But Ace and team have been set-up by Guerera and the General that asked them for help. Turns out that Megaforce has been used to incite a war and the only way out is directly through the path of tanks that wait on the other side of the mountains to destroy them. Luckily back at home base, Egg the scientist has figured out a map through an old mine shaft that will put them in a great position to ambush the enemy. The final battle ensues as Megaforce attacks with rockets, bullets and lasers. They overwhelm Guerera’s forces and escape in a huge plane, but Ace is tripped up and can’t catch the fleeing vessel in his motorcycle. At the last possible second he employs his turbo thrust and flies the rocket bike into the open cargo bay doors. Victory!
Watching this movie now, it really feels as if the filmmakers are commenting on American foreign policy in a satirical way, but actually I don’t think Needham or crew had any idea how subversive this film could one day be perceived. I believe their intentions were to make an awesome stunts and special effects laden escapist good time at the movies and they accomplished just that. However, upon my last viewing I can easily see how Trey Parker and Matt Stone were clearly inspired by Megaforce to make the hilarious Team America: World Police.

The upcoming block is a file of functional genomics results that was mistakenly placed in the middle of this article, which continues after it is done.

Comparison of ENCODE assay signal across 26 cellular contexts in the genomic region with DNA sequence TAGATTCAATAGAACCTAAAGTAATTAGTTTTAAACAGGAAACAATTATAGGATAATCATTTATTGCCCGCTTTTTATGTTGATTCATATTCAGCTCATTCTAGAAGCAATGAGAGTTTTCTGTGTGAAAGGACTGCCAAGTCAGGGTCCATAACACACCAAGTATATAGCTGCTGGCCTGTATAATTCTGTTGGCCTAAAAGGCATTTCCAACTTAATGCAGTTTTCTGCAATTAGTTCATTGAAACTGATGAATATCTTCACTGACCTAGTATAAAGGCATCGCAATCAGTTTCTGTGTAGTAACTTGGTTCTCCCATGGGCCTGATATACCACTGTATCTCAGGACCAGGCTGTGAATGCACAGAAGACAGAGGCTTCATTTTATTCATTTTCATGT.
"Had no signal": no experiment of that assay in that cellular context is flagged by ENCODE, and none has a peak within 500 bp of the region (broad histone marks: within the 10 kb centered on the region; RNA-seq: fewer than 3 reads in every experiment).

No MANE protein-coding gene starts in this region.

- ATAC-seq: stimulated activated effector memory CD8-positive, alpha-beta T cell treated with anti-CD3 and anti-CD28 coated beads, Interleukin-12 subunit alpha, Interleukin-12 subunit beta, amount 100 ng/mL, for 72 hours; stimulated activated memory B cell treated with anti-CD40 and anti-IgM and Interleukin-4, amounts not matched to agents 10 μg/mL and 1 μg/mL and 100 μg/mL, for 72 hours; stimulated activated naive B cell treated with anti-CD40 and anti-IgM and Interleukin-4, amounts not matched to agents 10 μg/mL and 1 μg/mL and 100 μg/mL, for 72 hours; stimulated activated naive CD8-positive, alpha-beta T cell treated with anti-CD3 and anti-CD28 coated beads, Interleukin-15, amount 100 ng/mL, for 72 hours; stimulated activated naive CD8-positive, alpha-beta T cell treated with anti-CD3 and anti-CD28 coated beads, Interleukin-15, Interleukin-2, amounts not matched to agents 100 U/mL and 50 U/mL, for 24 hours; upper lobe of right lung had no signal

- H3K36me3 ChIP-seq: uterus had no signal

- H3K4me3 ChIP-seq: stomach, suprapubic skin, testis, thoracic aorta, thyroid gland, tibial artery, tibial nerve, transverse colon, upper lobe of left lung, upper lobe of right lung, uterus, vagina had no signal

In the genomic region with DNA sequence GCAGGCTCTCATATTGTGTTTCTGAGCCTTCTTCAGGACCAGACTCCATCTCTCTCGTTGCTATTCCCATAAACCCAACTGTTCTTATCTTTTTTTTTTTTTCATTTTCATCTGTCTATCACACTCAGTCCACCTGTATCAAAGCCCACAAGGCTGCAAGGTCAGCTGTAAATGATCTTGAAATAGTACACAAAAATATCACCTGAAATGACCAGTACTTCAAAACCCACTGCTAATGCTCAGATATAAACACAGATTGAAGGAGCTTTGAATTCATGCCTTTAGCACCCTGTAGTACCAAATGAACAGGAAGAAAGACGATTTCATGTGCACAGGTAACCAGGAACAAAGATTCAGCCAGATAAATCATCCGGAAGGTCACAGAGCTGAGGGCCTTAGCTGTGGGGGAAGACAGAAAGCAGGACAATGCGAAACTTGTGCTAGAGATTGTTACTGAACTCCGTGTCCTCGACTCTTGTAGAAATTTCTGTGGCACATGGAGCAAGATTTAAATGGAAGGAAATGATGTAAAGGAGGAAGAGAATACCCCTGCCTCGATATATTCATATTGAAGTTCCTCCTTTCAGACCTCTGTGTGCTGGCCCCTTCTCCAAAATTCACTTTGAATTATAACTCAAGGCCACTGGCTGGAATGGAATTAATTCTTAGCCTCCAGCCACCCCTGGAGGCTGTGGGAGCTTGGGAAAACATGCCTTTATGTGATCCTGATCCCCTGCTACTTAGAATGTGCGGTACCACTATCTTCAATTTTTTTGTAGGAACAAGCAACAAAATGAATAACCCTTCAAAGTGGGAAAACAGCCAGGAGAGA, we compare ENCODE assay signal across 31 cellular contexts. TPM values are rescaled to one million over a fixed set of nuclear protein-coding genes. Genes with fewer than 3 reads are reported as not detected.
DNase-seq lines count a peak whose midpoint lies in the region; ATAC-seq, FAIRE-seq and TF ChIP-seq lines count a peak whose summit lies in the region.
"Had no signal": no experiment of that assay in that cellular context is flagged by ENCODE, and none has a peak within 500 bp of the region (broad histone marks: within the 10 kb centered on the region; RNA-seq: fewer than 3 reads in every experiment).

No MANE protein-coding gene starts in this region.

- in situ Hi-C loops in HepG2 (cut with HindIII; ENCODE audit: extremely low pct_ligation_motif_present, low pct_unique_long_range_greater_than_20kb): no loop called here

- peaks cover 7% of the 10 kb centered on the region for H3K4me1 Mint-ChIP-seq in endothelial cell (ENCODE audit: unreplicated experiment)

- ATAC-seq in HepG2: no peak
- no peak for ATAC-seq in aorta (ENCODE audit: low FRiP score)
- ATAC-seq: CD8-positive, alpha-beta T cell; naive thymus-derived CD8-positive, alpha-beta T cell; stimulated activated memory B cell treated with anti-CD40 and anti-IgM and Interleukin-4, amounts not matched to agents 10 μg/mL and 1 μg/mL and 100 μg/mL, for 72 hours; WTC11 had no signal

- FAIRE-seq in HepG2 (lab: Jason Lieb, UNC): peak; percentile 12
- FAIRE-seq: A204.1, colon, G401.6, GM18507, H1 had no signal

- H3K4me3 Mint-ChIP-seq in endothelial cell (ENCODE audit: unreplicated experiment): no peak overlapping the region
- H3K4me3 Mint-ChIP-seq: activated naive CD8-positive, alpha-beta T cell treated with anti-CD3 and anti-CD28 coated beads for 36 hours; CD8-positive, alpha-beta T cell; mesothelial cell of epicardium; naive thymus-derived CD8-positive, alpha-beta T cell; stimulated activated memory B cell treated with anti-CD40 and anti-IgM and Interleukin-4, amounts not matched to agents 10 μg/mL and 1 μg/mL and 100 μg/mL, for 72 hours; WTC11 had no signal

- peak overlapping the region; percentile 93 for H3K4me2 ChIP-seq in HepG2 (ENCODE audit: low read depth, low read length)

I also can completely understand why most people, including my friends from that time, consider this movie to be very bad and just downright dumb. It has a really strange sense of humor that comes from awful jokes and smirky acting, especially Barry Bostwick, who plays Hunter with the typically glib macho swagger of the era. The costumes are all skintight spandex unitards with a shit-load of weapons and useless computer modules strapped here and there and the vehicles and weaponry are the kind of stuff that makes a thirteen-year-old boy wet his pants with excitement. Why there wasn’t a huge merchandising explosion for this movie is beyond me.
In short, this film is totally 80’s and I say that’s a good thing, especially when you consider that it’s actually set in the 80’s, but obviously in some futuristic alternate universe 80’s that has never existed. All this movie needed was a giant rocket powered robot of Ronald Reagan to fly by and drop napalm on every living thing left alive to sell that style point. Now that would have been something! America… fuck yeah!!!